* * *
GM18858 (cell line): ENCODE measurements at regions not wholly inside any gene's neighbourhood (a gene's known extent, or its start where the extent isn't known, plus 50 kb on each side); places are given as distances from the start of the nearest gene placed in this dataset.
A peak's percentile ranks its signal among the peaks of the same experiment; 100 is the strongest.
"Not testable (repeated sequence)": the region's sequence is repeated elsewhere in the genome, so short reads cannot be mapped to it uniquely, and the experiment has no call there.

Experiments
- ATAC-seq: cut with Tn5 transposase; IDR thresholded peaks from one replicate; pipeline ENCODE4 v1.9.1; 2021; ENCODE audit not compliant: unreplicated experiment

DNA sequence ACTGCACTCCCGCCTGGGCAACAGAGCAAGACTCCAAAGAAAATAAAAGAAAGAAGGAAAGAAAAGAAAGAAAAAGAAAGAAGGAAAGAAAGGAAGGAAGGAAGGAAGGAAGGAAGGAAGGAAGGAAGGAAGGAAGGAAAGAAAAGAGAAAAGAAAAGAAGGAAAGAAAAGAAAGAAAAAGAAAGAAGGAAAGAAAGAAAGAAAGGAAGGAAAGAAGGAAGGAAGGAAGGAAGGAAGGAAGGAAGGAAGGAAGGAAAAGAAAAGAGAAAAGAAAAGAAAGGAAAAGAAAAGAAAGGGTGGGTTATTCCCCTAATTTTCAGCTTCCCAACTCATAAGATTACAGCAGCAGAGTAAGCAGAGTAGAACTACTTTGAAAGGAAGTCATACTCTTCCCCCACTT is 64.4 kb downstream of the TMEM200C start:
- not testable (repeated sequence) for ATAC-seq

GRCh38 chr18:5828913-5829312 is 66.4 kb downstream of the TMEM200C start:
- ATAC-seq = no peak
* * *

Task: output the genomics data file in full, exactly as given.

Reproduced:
GM18858 (cell line): ENCODE measurements at regions not wholly inside any gene's neighbourhood (a gene's known extent, or its start where the extent isn't known, plus 50 kb on each side); places are given as distances from the start of the nearest gene placed in this dataset.
A peak's percentile ranks its signal among the peaks of the same experiment; 100 is the strongest.
"Not testable (repeated sequence)": the region's sequence is repeated elsewhere in the genome, so short reads cannot be mapped to it uniquely, and the experiment has no call there.

Experiments
- ATAC-seq: cut with Tn5 transposase; IDR thresholded peaks from one replicate; pipeline ENCODE4 v1.9.1; 2021; ENCODE audit not compliant: unreplicated experiment

DNA sequence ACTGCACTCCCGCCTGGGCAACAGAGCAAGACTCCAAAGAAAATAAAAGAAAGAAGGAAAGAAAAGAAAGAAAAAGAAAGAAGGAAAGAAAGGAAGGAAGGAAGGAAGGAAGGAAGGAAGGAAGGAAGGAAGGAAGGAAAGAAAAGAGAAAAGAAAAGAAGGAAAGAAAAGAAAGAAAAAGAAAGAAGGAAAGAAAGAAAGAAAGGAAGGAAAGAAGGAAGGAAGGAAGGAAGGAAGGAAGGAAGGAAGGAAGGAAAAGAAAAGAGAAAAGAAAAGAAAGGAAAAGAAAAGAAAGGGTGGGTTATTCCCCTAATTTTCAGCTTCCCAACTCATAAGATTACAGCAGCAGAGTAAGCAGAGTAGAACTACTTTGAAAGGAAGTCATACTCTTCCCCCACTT is 64.4 kb downstream of the TMEM200C start:
- not testable (repeated sequence) for ATAC-seq

GRCh38 chr18:5828913-5829312 is 66.4 kb downstream of the TMEM200C start:
- ATAC-seq = no peak